Ohio’s unemployment rate increased slightly in August, matching the national jobless rate.
The state’s seasonally adjusted jobless rate rose to 7.3 percent in August, up from 7.2 percent in July and also up from 7.2 percent a year ago, according to figures released Friday by the Ohio Department of Job and Family Services.
The U.S. unemployment rate was 7.3 percent in August, the lowest since 2008, down from 7.4 percent in July and 8.1 percent a year ago. But the drop in the national unemployment rate came because more people stopped looking for work and were no longer counted as unemployed.
Ohio’s rate has varied only slightly throughout this year and had been hovering below the U.S. rate.
“All in all, the bad news was pretty much across the board,” wrote George Zeller, a Cleveland-based economic research analyst, in a note to clients. “Among the very few bright spots was a gain of 4,200 jobs in retail trade, a low wage industry.”
Ohio’s job growth rate has remained below the U.S. jobs growth rate for 14 consecutive months, Zeller said.
The latest weekly release of state unemployment claims, which act as an almost real-time indicator of the local economy, was also unfavorable, Zeller said. That means the September employment data so far is not improving from the August figures, he said.
The number of people counted as working in Ohio fell 8,200 from July to 5,200,600 in August.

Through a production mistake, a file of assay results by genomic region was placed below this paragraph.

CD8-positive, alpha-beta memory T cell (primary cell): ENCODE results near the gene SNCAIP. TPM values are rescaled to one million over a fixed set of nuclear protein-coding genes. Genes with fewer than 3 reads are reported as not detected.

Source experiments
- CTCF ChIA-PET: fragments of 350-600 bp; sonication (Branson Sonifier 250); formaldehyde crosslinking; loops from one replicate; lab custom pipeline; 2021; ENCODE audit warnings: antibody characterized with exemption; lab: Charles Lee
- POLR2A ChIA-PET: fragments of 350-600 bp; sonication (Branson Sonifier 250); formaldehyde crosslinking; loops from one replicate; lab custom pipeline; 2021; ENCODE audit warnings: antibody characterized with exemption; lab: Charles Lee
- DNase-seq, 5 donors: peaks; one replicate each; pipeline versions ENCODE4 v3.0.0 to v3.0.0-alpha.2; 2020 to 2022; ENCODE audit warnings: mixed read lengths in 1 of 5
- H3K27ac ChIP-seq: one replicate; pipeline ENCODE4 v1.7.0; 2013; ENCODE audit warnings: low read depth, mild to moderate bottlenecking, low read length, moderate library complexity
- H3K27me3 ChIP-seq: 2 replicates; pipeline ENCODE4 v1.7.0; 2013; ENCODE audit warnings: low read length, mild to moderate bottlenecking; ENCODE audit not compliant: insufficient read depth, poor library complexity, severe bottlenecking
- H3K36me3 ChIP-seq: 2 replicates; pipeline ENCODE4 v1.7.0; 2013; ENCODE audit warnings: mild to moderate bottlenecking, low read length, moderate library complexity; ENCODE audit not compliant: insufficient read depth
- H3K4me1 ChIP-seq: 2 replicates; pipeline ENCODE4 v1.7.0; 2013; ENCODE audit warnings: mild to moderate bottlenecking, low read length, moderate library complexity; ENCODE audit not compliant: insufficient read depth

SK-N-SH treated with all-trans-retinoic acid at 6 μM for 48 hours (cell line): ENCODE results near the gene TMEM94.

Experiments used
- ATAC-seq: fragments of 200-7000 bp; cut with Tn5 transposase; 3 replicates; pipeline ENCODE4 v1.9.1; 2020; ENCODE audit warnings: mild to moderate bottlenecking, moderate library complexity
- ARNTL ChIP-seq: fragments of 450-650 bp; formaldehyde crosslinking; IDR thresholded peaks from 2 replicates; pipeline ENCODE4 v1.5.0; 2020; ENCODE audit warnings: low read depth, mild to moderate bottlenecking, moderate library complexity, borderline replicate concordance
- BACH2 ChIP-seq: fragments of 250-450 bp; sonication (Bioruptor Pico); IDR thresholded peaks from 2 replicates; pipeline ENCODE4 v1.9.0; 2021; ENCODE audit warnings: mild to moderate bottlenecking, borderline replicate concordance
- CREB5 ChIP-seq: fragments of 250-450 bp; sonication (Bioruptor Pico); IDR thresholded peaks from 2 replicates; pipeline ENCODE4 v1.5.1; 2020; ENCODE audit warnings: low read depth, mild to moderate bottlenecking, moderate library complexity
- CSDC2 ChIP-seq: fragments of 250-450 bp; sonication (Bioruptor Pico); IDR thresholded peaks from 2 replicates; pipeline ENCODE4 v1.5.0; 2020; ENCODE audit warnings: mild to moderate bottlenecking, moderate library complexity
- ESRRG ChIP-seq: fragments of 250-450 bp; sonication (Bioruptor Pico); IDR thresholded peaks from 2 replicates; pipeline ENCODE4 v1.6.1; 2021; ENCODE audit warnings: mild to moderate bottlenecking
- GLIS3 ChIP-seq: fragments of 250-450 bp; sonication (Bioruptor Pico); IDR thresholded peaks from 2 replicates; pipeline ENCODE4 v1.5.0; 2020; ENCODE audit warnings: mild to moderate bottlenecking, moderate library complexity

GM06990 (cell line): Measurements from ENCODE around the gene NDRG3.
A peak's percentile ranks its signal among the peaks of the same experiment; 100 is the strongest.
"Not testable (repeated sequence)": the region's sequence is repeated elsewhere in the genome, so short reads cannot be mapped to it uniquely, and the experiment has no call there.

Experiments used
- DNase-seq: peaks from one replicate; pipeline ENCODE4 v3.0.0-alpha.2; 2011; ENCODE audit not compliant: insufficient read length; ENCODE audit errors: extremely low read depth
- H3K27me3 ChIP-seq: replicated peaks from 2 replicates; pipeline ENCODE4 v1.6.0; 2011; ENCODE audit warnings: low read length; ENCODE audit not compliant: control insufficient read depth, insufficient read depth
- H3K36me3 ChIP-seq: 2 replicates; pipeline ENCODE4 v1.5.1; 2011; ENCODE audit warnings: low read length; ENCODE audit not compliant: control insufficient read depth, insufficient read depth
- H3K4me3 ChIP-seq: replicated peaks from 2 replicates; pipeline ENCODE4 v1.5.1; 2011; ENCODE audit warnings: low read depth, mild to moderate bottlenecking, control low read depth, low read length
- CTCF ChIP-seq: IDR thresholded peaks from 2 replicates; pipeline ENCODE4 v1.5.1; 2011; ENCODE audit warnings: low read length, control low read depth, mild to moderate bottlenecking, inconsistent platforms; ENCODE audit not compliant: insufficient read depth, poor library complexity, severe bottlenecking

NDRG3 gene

The number of people counted as out of work in Ohio grew from 416,000 in July to 419,000 in August. A year ago, the state counted 410,000 people as unemployed.
The unemployment rate does not count people who are unemployed and who have stopped looking for work or people working part time but want full-time work.
Jobs in goods-producing industries in Ohio fell by 4,700 to 843,600. Manufacturing jobs fell by 2,500; construction dropped 2,100; and mining and logging lost 100.
Private service sector jobs fell by 5,600 to 3,608,800. Leisure and hospitality jobs dropped by 7,100; educational and health services fell 6,300; other services fell 900; and information dropped by 500.
Private service job gains came in trade, transportation, and utilities, up 4,900; professional and business services, up 3,900; and in financial activities, up 400.
Government employment grew by 2,100 to 748,200. Local government added 2,100 jobs; federal government added 400 jobs; and state government jobs fell by 400.